Navigant Research Blog

In-Home Energy Displays: Not Dead Yet

Neil Strother — January 3, 2014

The in-home energy display (IHD) market is still relevant, even though many people wrote off this device category a couple of years ago.  Several vendors and utilities report that residential customers are using the devices to help reduce energy consumption and lower bills (for more details on this market, see Navigant Research’s Home Energy Management report published in 4Q 2013). California’s Glendale Water & Power (GWP) provides one example of some traction for IHDs that connect to smart meters.  The utility and its IHD supplier, Ceiva Energy, recently released a new survey showing that customers involved in a pilot who received a Ceiva Homeview frame enhanced their understanding of energy use and did some experimenting:

  • Awareness of hourly electricity costs increased 19 percentage points, from 4% before the device was installed to 23% after
  • Awareness about the time of day they used the most electricity nearly doubled, from 18% to 35%
  • 83% experimented with their consumption, either turning lights on or off, or turning appliances on or off

Since GWP also supplies water to customers, the survey asked about changes in water consumption after the Homeview frame was installed, with 48% of respondents saying they took action, either adjusting their lawn watering schedule or reducing water usage in the home.  Ceiva’s device is also part of another pilot at National Grid in Worcester, Massachusetts, though results of that trial are not yet available.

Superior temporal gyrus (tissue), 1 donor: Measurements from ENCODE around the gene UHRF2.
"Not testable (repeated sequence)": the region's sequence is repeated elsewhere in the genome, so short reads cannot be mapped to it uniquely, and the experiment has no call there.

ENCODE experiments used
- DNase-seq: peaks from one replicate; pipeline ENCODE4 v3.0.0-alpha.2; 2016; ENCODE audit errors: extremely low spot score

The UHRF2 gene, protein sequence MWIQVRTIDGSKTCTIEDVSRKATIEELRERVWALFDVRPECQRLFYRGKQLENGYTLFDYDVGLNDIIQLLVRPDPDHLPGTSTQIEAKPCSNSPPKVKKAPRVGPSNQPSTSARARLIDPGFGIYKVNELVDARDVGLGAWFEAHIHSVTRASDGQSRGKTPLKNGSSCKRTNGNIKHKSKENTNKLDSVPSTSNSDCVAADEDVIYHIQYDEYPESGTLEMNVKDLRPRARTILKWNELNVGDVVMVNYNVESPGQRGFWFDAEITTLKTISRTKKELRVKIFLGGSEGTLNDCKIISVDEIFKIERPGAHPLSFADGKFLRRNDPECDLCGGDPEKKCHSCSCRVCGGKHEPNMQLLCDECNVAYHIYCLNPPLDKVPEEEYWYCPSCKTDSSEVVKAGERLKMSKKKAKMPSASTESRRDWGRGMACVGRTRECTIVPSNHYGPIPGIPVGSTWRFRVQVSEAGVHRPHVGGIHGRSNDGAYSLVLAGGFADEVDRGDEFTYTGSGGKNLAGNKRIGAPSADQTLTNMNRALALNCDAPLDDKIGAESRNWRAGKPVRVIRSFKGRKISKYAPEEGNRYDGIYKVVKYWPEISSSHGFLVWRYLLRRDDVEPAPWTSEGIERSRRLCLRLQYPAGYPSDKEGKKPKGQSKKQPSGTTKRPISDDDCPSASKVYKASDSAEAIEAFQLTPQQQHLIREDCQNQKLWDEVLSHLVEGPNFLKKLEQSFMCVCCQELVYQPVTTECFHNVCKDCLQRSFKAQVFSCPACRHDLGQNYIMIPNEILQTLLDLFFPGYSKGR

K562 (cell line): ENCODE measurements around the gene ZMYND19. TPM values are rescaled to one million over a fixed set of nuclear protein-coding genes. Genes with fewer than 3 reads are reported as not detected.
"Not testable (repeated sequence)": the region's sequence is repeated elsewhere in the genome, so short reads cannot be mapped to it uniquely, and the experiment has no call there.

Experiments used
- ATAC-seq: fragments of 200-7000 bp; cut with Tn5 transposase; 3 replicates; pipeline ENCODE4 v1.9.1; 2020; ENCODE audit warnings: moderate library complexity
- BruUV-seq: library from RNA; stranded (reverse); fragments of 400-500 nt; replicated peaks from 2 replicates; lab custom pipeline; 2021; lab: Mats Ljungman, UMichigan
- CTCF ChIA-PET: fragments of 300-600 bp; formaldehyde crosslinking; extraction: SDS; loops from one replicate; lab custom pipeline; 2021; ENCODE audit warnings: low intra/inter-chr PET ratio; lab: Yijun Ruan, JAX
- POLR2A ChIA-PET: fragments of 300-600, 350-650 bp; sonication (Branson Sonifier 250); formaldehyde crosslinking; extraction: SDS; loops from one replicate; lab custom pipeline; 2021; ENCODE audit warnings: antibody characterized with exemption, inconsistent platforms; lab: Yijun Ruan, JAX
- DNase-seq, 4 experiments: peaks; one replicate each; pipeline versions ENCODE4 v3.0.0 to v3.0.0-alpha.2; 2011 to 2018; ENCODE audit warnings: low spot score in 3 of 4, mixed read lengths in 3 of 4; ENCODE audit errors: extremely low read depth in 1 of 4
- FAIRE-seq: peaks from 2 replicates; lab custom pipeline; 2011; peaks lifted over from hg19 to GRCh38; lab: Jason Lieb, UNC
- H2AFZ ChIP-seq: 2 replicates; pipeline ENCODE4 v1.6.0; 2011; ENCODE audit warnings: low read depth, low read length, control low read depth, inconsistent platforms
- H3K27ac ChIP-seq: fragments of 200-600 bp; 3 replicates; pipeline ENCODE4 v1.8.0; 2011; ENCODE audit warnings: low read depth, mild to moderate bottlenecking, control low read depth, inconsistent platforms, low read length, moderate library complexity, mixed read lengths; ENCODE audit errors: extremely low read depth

Right Time & Place

San Diego Gas & Electric, meanwhile, has tested and approved not only Ceiva’s device but also ones from vendors such as Aztech Associates and Rainforest Automation.  Also, northern California utility giant Pacific Gas & Electric has tested IHDs and approved models built by Aztech Associates and Energy Aware.  These IHDs enable homeowners to set up energy-focused home area networks (HANs) and wirelessly connect to smart meters in order to view power consumption in near real-time.  Armed with this data, they can make more informed choices and use energy more efficiently. Outside of the United States, IHDs have also made some inroads.  In Ontario, Canada, a free provincewide program called peaksaver PLUS includes an IHD for customers who enroll; now in its second year, the program provides average savings on bills of about 9%.  One of the key drivers of adoption is the fact that the province is now on time-of-use (TOU) rates, which encourage people to use less energy when electricity rates are high.  So far, some 140,000 homes have displays supplied by Blue Line Innovations, among other providers.   Additionally, Hydro One, a utility serving rural areas of Ontario, has a pilot program to install IHDs from Ambient Devices; results of that trial are still pending.

The Smartphone Factor

In the United Kingdom, millions of IHDs are expected to be installed in the coming years as part of the government’s mandated smart meter deployment.  An IHD is to be made available to every home and small business (some 30 million in all) that receives a new smart electric and gas meter over the next 7 years. As one IHD manufacturer told me recently, IHDs are not dead as a product category, though they have struggled to gain wider attention in a market where app-enabled smartphones and tablets have come to lead.  Therein lies the challenge: despite these concrete examples, overall adoption of IHDs remains low, in the single-digit percentages of utility customers or lower.  Many of these devices work well at communicating consumption, and customers find them useful.  But the trend is toward providing consumption data to the mobile devices that consumers already own and use, which is more convenient for most people.  The BYOD (bring your own device) movement makes it difficult to see a rapidly growing market for IHDs in coming years – outside mandated situations like the United Kingdom or Ontario.

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